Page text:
What acronym do we give the Internet of Things? John Gruber:
"IoT" is a terrible acronym, especially in a world where Helvetica and Helvetica-like sans serifs are so popular. Capping the "o" too would help a little -- it would make it much more clear that it's spelling EYE-oh-TEE, not ell-oh-TEE.
Ok, IOT it is.
I wrote a post back in 2013 about how any of Amazon, Apple, and Google could become the default platform for IOT.
Amazon have launched new Amazon Web Services tech focused on supporting sensors and web-connected devices.
Google acquired the home gadgets company Nest, back in January 2014. Since then they've been expanding the platform for developers, and there are now many home products that work with Nest. My feeling is that, for IOT, this is the best way to build a platform: Start with a killer product, then include partners, then finally move to 3rd party developers.
And Apple released Homekit, some standard tech for wireless chips that makes 3rd party products work better with iPhones. For instance, every Homekit product has to support identification:
Users need ways to identify the accessory they are adjusting, so make sure to provide quick access to a control that physically identifies the accessory. In the case of a light bulb, for example, you might let users flash the bulb using your app to confirm its identity in the home.
Most interesting? Apple has added features to the Apple TV box so that it enables Homekit products being controlled from outside the home:
So, while commands like 'Siri, turn off the lights in the living room' will always work while connected to your home Wi-Fi network, they won't from the airport unless you have an Apple TV.
Curious. Sounds like Apple is building the right thing.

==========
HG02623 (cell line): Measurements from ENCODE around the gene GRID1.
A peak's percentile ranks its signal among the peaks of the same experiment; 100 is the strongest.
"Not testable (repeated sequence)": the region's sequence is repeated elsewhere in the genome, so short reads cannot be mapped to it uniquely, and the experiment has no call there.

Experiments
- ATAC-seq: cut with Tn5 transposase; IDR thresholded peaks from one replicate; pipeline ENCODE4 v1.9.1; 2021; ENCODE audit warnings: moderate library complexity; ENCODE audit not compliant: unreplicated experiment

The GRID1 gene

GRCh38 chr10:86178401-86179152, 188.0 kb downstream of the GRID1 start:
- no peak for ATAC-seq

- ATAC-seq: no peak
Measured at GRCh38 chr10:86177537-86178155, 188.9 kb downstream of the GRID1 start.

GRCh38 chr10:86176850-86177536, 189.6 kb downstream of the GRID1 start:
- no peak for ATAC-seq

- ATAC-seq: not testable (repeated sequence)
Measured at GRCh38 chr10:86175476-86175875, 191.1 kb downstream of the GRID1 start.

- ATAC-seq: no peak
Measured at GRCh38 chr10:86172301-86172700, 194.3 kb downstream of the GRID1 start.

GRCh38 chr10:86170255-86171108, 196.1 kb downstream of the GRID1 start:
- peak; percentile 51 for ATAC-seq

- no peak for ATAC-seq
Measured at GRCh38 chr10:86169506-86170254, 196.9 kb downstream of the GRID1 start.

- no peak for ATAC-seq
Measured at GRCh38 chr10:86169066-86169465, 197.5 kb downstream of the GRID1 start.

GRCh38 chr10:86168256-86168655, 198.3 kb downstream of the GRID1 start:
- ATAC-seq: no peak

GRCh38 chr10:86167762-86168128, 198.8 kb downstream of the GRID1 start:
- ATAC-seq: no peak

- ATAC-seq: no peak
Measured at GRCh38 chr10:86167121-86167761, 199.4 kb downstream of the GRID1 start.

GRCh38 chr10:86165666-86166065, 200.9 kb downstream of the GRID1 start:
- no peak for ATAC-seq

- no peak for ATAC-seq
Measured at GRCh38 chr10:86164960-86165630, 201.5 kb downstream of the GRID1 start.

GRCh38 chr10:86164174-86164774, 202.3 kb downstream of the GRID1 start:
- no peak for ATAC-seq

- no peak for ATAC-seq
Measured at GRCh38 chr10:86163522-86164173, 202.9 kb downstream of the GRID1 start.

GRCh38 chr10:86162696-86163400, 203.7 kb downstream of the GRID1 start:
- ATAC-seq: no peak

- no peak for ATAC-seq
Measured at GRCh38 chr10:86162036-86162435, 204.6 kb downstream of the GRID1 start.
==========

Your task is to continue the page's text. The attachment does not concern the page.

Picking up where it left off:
Half of the Internet of Things is the things.
But making hardware is hard. Or rather... it requires a process which isn't familiar to most of the startups who turn their attention to hardware, and investors aren't familiar with how to fund hardware startups.
So specialised startup incubators are emerging.
The Economist has a special report. Hacking Shenzhen,
Why southern China is the best place in the world for a hardware innovator to be.
Focuses on Haxlr8r.
Two hardware startups I've run across recently...
Re-Timer, a wearable headset that uses bright lights to tinker with your circadian rhythms -- and fix jet lag.
And Kisha, the umbrella you'll never lose. It's a weather forecast app, plus an alert that goes off if you leave your umbrella outside your "safe" places.
From IBM, this Executive Report, Device democracy: Saving the future of the Internet of Things (via @bruces).
Liquifying the physical world.
Great summary of the opportunities and challenges in scaling IOT.
The cost of connectivity
The Internet after trust
A lack of functional value
Broken business models
From experience, these are exactly the challenges businesses face as they have to adapt to connected products.
I'm impressed with what IBM are up to at the moment. Their collaboration with Apple has produced some solid business apps, and their new design language is great.
Also: The UK government's approach to the Internet of Things is laid out in the Blackett review, a paper by the Government Chief Scientific Adviser on what the IOT opportunities are and how the government can help.